Last year, corporations collectively provided more than US$26B in funding to nonprofits and NGOs, many of whom are now struggling to stay afloat. How can your company bring its financial and human resources to bear for those who need it most? Bay Area tech companies including Workday, Salesforce, and NetApp raised more than US$20M to support communities in need. Bank of America is committing US$100M to support local communities and an additional US$250M in capital for struggling small businesses. Walmart announced a US$25M commitment to support organizations on the frontlines, including those leading testing efforts. AT&T and Comcast have reduced and removed restrictions on internet access, and Adobe and Discovery Education are offering free access to students. Companies are mobilizing their employees to provide their unique skills to help others, and partnering with community foundations, governments, private foundations, and nonprofits to coordinate efforts and deploy resources.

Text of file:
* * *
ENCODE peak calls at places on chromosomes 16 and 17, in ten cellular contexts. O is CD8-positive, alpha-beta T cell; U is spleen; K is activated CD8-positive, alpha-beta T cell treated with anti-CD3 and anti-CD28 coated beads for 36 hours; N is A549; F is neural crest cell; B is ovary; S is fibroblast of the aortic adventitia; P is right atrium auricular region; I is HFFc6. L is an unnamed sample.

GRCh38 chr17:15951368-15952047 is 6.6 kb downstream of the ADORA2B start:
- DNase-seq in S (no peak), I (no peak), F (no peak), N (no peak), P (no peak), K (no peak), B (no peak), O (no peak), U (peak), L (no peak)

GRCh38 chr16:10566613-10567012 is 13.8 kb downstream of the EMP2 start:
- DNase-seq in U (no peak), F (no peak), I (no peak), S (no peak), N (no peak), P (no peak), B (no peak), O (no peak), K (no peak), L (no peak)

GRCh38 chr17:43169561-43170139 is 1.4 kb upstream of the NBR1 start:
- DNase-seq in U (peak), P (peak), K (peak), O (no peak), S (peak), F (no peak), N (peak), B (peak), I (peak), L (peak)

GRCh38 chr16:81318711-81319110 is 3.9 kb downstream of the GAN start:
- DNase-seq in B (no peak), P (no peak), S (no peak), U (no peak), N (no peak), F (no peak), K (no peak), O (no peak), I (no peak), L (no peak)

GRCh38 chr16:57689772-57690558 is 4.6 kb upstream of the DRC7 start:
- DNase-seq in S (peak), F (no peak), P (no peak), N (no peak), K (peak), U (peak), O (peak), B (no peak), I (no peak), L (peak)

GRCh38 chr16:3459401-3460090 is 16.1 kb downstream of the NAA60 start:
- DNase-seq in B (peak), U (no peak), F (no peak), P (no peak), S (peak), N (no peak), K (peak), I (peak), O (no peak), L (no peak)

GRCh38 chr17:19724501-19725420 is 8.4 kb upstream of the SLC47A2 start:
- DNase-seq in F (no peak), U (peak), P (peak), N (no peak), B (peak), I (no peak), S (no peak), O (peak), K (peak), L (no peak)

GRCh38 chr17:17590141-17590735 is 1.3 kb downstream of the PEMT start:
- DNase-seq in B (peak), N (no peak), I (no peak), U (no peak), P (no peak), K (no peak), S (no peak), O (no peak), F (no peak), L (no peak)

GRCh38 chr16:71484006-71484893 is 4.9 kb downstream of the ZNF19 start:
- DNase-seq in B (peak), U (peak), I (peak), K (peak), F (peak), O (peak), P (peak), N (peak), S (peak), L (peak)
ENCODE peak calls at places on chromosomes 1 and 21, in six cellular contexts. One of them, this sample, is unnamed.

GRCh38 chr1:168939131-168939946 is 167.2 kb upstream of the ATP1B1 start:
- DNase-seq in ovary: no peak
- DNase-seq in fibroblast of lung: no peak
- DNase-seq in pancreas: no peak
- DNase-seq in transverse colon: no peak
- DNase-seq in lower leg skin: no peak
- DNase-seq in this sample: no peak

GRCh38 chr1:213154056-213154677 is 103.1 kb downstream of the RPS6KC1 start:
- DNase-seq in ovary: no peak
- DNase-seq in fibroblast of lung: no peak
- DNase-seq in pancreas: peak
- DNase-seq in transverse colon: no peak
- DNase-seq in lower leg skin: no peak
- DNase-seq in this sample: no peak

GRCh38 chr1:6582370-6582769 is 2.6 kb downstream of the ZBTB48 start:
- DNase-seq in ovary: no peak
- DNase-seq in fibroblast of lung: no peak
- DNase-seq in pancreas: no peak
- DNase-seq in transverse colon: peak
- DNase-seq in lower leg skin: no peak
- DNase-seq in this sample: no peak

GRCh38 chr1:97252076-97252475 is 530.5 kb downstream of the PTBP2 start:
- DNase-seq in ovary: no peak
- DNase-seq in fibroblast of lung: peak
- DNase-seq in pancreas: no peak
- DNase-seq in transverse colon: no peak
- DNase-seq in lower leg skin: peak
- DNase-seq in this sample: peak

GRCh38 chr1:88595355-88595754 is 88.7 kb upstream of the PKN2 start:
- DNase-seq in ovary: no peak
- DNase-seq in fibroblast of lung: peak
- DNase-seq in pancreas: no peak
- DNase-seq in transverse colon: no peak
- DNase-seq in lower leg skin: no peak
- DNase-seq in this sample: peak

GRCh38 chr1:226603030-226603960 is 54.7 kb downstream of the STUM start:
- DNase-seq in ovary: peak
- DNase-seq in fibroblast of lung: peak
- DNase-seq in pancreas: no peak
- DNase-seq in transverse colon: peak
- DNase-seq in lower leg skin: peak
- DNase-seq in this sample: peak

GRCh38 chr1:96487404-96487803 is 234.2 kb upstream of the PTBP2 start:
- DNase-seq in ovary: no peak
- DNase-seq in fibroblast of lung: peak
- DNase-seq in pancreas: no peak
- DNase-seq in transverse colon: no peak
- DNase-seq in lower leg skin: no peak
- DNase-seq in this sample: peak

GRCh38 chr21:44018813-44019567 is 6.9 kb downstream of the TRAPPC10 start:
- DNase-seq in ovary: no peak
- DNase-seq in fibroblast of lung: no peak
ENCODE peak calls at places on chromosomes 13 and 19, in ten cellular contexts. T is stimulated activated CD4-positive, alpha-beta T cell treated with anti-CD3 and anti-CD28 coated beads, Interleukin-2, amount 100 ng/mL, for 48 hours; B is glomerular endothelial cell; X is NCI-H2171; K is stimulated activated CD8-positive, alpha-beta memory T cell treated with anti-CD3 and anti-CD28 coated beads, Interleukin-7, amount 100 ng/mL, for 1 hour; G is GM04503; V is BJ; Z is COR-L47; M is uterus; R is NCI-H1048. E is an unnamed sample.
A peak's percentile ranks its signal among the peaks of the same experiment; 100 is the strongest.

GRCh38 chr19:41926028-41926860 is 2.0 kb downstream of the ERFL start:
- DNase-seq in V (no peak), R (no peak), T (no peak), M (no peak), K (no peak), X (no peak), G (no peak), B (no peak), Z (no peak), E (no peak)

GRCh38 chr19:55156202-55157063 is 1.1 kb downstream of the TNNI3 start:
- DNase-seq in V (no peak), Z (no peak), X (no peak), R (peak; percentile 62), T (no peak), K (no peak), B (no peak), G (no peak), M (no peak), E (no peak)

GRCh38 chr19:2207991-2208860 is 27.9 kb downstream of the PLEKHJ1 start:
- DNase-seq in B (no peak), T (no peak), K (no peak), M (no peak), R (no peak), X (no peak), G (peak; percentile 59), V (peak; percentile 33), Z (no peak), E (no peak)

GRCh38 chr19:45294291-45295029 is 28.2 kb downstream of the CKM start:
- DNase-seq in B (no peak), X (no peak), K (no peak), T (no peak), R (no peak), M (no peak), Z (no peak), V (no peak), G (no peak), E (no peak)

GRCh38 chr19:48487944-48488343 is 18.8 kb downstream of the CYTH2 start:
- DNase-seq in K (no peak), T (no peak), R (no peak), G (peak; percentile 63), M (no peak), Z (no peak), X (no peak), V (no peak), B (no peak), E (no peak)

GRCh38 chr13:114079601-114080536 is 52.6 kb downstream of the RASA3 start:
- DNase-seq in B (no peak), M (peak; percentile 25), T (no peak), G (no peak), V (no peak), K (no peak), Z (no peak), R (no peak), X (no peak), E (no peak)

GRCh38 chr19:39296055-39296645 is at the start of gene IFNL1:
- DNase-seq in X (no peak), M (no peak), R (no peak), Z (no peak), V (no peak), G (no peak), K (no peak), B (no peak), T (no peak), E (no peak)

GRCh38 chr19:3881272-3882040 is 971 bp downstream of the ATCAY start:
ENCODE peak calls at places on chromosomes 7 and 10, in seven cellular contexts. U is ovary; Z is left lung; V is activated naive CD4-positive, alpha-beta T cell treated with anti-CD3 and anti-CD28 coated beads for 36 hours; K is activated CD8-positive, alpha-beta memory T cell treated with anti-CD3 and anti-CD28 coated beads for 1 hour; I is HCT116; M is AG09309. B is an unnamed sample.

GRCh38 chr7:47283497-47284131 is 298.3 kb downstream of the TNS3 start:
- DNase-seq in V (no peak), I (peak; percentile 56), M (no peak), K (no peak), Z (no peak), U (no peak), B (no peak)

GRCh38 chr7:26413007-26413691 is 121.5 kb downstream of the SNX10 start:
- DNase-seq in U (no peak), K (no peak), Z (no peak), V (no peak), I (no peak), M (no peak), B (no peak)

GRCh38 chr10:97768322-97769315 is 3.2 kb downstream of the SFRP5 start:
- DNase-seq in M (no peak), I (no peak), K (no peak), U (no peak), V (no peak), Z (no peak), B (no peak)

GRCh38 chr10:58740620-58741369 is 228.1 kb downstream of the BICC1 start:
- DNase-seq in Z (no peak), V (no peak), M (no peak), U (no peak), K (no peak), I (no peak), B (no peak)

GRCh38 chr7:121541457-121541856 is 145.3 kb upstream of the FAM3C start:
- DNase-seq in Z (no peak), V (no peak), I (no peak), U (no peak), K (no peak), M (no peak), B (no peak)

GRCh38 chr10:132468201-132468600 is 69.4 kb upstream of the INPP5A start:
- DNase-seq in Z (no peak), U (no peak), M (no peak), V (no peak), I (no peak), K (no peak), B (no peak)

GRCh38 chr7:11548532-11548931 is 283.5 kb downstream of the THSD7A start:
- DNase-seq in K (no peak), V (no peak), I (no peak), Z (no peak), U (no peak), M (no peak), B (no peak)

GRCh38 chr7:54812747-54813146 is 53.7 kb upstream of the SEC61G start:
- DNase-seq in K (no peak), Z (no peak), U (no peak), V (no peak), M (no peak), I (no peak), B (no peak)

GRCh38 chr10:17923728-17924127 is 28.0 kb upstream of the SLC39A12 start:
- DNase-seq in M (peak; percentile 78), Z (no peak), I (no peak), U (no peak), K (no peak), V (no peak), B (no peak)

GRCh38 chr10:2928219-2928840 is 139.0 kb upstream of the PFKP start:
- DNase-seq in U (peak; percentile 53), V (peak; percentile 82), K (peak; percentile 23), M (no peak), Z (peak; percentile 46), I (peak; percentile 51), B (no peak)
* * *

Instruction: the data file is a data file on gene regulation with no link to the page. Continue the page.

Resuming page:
1. Use the corporate voice for public good

Employees are looking to sources of information they can trust. Edelman’s 2020 special report found that employers are the most trusted communicators after health authorities. How can your company speak out for the common good? Viacom and the Ad Council created the #AloneTogether campaign. Kaiser Permanente has begun a texting campaign about supplemental nutrition assistance programs. KPMG created Covid-19: Responding with Resilience and Readiness. With contradictory information proliferating, companies have an opportunity and obligation to spread accurate information.

In his 2020 letter to CEOs, BlackRock CEO Larry Fink wrote, “Companies must be deliberate and committed to embracing purpose and serving all stakeholders – your shareholders, customers, employees, and the communities where you operate. In doing so, your company will enjoy greater long-term prosperity, as will investors, workers, and society as a whole.”

Companies must act courageously and find unique opportunities to lead with their strengths. Those who act with fearlessness will be remembered for their contributions long after the pandemic ends. By taking these four actions, corporations are making the choice for shared prosperity. 

Signed,

Carolyn Berkowitz, President and CEO, Association of Corporate Citizenship Professionals (ACCP)

Daryl Brewster, CEO, Chief Executives for Corporate Purpose (CECP)

Kathleen Enright, CEO, Council on Foundations (COF)

Natalye Paquin, President and CEO, Points of Light (POL)